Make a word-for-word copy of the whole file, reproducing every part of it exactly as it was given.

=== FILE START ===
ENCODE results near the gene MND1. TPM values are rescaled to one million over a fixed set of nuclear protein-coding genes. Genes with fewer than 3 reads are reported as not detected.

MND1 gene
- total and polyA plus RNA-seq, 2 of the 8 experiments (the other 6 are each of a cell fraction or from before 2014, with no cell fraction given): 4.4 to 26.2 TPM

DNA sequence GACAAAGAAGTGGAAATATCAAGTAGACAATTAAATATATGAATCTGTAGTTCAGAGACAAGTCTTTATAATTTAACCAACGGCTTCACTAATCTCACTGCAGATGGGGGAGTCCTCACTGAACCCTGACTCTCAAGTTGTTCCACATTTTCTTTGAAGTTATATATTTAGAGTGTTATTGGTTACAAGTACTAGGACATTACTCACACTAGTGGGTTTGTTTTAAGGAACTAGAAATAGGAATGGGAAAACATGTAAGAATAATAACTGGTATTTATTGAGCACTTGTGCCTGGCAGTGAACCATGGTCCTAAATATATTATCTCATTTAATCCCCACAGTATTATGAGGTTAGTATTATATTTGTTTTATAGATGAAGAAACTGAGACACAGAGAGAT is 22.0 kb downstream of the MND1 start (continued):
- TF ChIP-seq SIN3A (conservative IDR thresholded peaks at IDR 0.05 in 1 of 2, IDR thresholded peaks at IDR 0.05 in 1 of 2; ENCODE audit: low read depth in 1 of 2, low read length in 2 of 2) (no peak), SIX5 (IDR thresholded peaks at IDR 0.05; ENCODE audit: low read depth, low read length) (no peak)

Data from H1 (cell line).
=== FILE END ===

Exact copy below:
ENCODE results near the gene MND1. TPM values are rescaled to one million over a fixed set of nuclear protein-coding genes. Genes with fewer than 3 reads are reported as not detected.

MND1 gene
- total and polyA plus RNA-seq, 2 of the 8 experiments (the other 6 are each of a cell fraction or from before 2014, with no cell fraction given): 4.4 to 26.2 TPM

DNA sequence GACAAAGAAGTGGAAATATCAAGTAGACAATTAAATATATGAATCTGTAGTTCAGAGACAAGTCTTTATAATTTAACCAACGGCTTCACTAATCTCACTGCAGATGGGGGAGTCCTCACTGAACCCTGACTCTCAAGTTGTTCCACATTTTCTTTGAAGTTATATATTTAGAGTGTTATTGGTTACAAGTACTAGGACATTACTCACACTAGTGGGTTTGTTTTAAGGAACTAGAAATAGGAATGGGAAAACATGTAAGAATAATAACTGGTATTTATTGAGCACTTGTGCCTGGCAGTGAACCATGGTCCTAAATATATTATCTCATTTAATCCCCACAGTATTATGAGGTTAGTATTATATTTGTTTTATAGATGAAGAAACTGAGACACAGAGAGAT is 22.0 kb downstream of the MND1 start (continued):
- TF ChIP-seq SIN3A (conservative IDR thresholded peaks at IDR 0.05 in 1 of 2, IDR thresholded peaks at IDR 0.05 in 1 of 2; ENCODE audit: low read depth in 1 of 2, low read length in 2 of 2) (no peak), SIX5 (IDR thresholded peaks at IDR 0.05; ENCODE audit: low read depth, low read length) (no peak)

Data from H1 (cell line).